Maxed Out: Hard Times, Easy Credit and the Era of Predatory Lenders
Director: James D. Scurlock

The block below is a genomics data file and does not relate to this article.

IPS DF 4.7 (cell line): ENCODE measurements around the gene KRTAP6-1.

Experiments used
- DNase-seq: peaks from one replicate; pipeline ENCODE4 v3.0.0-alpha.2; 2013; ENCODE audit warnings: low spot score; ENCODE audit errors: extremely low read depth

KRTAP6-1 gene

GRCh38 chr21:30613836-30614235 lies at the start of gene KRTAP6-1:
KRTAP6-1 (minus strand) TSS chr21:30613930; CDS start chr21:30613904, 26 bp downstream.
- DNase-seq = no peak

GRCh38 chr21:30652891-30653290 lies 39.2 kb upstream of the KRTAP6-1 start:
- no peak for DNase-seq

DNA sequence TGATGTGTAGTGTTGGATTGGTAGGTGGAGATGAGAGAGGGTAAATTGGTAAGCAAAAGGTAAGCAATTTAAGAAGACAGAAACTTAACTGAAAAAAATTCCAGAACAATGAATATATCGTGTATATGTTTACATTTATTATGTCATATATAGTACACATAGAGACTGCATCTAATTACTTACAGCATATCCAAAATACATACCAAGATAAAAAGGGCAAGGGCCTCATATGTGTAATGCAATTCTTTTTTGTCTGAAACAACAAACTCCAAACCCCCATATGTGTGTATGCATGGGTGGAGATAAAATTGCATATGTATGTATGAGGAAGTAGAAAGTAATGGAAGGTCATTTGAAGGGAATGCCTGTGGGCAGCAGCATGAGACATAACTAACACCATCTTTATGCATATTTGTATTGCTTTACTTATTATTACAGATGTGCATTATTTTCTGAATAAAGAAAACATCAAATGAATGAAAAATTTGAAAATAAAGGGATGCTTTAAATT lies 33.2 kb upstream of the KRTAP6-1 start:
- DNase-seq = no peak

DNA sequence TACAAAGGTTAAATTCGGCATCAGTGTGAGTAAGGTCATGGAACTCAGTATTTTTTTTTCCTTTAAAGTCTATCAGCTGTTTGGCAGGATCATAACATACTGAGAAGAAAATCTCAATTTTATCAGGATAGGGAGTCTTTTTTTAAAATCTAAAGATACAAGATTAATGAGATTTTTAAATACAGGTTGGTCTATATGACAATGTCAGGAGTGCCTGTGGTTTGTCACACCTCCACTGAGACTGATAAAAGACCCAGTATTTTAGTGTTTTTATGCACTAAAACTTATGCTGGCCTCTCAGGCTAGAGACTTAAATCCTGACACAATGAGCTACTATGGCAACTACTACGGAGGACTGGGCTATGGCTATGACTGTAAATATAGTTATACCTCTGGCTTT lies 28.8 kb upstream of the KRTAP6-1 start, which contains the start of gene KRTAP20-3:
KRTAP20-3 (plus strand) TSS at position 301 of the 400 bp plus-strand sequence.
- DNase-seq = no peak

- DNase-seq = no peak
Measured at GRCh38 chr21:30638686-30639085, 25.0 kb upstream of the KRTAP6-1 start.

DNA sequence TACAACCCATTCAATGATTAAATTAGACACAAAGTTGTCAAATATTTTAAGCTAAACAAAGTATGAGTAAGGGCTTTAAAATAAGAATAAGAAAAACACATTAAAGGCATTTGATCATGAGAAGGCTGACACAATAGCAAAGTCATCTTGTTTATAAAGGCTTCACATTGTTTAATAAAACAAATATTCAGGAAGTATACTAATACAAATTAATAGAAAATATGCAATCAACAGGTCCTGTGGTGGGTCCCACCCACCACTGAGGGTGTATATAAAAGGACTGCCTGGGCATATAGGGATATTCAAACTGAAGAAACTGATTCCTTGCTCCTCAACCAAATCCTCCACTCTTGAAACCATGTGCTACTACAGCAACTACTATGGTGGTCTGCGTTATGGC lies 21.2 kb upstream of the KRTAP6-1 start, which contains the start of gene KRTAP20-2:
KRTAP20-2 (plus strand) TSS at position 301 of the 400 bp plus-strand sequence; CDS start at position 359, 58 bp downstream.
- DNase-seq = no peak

Late into James D. Scurlock’s scathing indictment of the credit lending industry, we are faced with this upsetting revelation, “The U.S. Government spends more on interest than on homeland security, education, and healthcare combined.” As shocking and maddening as this bit of data is, it echoes the information, tone and sentiment offered up by the copious evidence utilized in the film that’s designed to both frustrate and repulse viewers. Although some critics were incensed by what they perceived to be the overt liberal slant of the piece, this valuable and well-researched film outlines one of the greatest debacles facing the livelihood of our country that now owes more to foreign sources than they owe to us—namely, the problem of credit. Of course, it’s not always a problem—the convenience of the little piece of plastic most Americans carry around in their wallets helps us out tremendously on a daily basis and it’s easy and fast to swipe our card for small purchases, gasoline and any emergencies expenses that arise. However, as Maxed Out illustrates, if misfortune should befall us whether it be in the form of a disability or if a spouse dies, we may find that we will be paying for these little purchases the rest of our lives without the ability to clear the debt until our death and even then, the bills will not stop and, as Scurlcok points out, neither will numerous other offers of credit that come in the mail. In what should be mandatory viewing in American high schools, we are introduced to some of the predatory practices by credit companies looking to hook college students during freshman orientation, a pastor who tells his congregation that if parishioners don’t give money to a miracle working God then they will no longer be able to expect any miracles such as getting out of debt, two smug young men in Minnesota who open a collections operation and compare their tactics on the phone to being a pirate walking people out on a plank, a reporter who realizes that the credit problem is actually a form of modern day sharecropping or debted slavery, and a Harvard professor who warns viewers that if things don’t change soon we will become a two-tiered society with the absence of a middle class. Of course, not all of us are in monstrous debt and a majority understands how to use credit wisely but the film’s alarming statistics and interviews illustrate the way that seemingly intelligent and kind-hearted people have suddenly been flooded with overwhelming debt after health scares and the death of loved ones. While Scurlock does point an angry finger at the government, revealing that Bush’s biggest supporter was MBNA who incidentally rewrote the controversial bankruptcy bill in a way that will hit the middle class the hardest, he’s also careful to point out the contradictions of their own actions including the usage of credit and IOU slips used by every commander in chief since Reagan along with some choice footage that highlights the struggle faced by a U.S. solider unable to make ends meet for his wife and family as he gets news that the government wants to make sure that Iraqi people are not in debt, ignoring the growing epidemic in our own country. Available from Netflix both as a rental and as a part of the Watch Instantly collection, James D. Scurlock’s Maxed Out is a worthwhile documentary that recalls Morgan Spurlock’s Super Size Me and not just because the two documentarians have names that rhyme.